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There’s a reason we aren’t called “The Denver Sun”

Jack Lubbers works on the restoration of the Yuma Theater marquee on June 20, 2020. (Eric Lubbers, The Colorado Sun)

A little over three years ago, the handful of us who founded The Colorado Sun were sitting in Kevin Simpson’s back yard with a list of possible names for this new journalism outfit we were launching that summer.

There were some interesting entries — The Pronghorn? The Cairn? — but there was one thing that had already been decided. No matter what the last word of our name was going to be, the one before it would be “Colorado” — not “Denver” or “Mile High” or even “Rocky Mountain.”

I love Denver, don’t get me wrong — I’ve lived here for 16 years and counting. But I grew up in Yuma, so I know what it’s like to be a Coloradan and live well below a mile high without a mountain in sight. 

So even before we had a name, we were building The Colorado Sun to create an outlet that could truly cover all of this state, not just the metro area. That was a tall order in that backyard, but three years later, our work speaks for itself.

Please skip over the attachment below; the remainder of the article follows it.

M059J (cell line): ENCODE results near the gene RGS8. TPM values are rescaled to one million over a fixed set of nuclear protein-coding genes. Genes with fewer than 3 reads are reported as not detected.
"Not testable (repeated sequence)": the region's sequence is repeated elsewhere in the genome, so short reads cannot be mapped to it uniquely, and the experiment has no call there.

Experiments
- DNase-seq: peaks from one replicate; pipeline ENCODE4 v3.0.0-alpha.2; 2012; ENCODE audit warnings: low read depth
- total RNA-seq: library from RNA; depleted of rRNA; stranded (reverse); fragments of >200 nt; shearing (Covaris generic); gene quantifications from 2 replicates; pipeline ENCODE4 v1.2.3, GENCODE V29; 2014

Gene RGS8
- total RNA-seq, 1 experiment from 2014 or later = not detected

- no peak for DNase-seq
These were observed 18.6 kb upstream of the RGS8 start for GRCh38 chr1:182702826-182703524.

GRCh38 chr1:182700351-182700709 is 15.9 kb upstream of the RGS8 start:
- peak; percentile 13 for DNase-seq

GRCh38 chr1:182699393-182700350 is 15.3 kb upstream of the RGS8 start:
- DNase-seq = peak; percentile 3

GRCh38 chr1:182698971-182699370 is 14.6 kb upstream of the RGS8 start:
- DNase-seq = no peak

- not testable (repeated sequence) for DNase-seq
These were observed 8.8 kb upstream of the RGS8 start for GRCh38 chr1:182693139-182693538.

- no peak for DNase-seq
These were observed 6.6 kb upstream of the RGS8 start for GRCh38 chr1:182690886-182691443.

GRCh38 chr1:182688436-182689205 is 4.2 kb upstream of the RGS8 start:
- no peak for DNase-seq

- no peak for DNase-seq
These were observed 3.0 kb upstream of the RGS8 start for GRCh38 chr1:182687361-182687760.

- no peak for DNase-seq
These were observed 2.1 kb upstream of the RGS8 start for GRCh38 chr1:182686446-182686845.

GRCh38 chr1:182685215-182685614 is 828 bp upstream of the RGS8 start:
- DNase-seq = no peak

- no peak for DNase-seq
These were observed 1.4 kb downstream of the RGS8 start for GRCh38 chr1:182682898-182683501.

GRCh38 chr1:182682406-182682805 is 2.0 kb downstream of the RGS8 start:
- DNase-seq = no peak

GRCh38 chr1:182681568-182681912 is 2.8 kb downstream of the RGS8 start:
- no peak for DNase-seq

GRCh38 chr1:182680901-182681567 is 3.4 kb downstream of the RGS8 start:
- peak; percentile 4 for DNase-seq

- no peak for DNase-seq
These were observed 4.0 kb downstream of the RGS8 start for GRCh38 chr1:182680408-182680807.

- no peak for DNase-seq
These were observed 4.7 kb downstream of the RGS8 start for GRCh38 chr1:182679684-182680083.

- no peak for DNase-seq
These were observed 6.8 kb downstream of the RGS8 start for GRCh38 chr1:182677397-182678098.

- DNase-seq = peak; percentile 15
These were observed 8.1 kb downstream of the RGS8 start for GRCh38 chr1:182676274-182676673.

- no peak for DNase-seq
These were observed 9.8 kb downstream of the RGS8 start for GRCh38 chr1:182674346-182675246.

But we’re not done. We’ve hired a full-time reporter dedicated to covering rural Colorado as it emerges from the pandemic — and the recession that came with it. We’re also doubling down on our coverage of water, oil and gas drilling, and the climate — important topics that can make or break industries and entire towns. And we’re continuing our award-winning coverage of state politics that goes beyond the Capitol dome.

As newsrooms around the country are cutting staff and reducing coverage, The Sun is expanding. But we can’t do it alone. 

The vast majority of our revenue comes from memberships, and we need readers like you who care about keeping all of Colorado informed to take a stand and join our community.

For as little as $5 a month — with some amazing benefits at higher levels — you can invest in a brand-new way of approaching journalism in this beautiful state of ours.

I hope you’ll join us, no matter where you call home.

Thanks,

Eric Lubbers
Co-Founder, Newsletter Wrangler, CTO


We believe vital information needs to be seen by the people impacted, whether it’s a public health crisis, investigative reporting or keeping lawmakers accountable. This reporting depends on support from readers like you.